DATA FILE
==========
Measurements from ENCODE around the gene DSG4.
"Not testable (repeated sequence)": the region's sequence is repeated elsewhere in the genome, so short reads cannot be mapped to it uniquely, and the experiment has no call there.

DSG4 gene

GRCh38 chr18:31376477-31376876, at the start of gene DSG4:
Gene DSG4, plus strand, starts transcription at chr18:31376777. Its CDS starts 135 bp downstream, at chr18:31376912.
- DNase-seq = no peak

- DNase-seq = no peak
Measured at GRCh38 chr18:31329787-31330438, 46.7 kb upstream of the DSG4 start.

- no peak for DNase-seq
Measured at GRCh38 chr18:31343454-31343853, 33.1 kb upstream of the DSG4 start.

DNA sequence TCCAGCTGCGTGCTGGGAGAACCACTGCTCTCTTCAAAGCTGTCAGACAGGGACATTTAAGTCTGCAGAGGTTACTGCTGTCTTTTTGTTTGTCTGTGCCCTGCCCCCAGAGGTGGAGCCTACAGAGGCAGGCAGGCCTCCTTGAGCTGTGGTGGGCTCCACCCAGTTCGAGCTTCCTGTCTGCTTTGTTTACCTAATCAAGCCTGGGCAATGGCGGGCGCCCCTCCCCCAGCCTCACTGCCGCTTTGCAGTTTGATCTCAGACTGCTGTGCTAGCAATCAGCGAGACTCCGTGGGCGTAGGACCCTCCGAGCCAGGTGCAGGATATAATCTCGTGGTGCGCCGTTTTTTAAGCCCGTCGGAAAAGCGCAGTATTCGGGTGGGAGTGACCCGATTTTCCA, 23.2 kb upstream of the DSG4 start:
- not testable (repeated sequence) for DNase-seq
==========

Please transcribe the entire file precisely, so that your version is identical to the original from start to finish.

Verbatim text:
Measurements from ENCODE around the gene DSG4.
"Not testable (repeated sequence)": the region's sequence is repeated elsewhere in the genome, so short reads cannot be mapped to it uniquely, and the experiment has no call there.

DSG4 gene

GRCh38 chr18:31376477-31376876, at the start of gene DSG4:
Gene DSG4, plus strand, starts transcription at chr18:31376777. Its CDS starts 135 bp downstream, at chr18:31376912.
- DNase-seq = no peak

- DNase-seq = no peak
Measured at GRCh38 chr18:31329787-31330438, 46.7 kb upstream of the DSG4 start.

- no peak for DNase-seq
Measured at GRCh38 chr18:31343454-31343853, 33.1 kb upstream of the DSG4 start.

DNA sequence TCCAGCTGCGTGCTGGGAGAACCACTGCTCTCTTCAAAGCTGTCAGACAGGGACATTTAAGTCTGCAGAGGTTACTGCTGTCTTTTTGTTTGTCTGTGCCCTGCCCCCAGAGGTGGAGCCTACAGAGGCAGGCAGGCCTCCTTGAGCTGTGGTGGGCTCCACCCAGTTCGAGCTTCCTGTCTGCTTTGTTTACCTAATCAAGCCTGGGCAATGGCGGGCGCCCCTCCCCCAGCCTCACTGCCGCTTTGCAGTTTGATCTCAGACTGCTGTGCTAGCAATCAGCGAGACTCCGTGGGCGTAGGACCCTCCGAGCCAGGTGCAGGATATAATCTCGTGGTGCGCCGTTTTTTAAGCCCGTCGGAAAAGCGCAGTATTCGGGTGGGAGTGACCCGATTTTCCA, 23.2 kb upstream of the DSG4 start:
- not testable (repeated sequence) for DNase-seq